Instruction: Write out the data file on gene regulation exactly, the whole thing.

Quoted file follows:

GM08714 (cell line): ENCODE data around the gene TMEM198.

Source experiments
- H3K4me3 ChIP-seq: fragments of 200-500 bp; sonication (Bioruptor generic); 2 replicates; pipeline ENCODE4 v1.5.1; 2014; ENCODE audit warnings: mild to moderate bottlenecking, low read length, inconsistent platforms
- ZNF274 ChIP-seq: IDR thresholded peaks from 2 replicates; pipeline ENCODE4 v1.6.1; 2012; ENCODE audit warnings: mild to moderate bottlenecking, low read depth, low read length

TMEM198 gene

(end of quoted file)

GM08714 (cell line): ENCODE data around the gene TMEM198.

Source experiments
- H3K4me3 ChIP-seq: fragments of 200-500 bp; sonication (Bioruptor generic); 2 replicates; pipeline ENCODE4 v1.5.1; 2014; ENCODE audit warnings: mild to moderate bottlenecking, low read length, inconsistent platforms
- ZNF274 ChIP-seq: IDR thresholded peaks from 2 replicates; pipeline ENCODE4 v1.6.1; 2012; ENCODE audit warnings: mild to moderate bottlenecking, low read depth, low read length

TMEM198 gene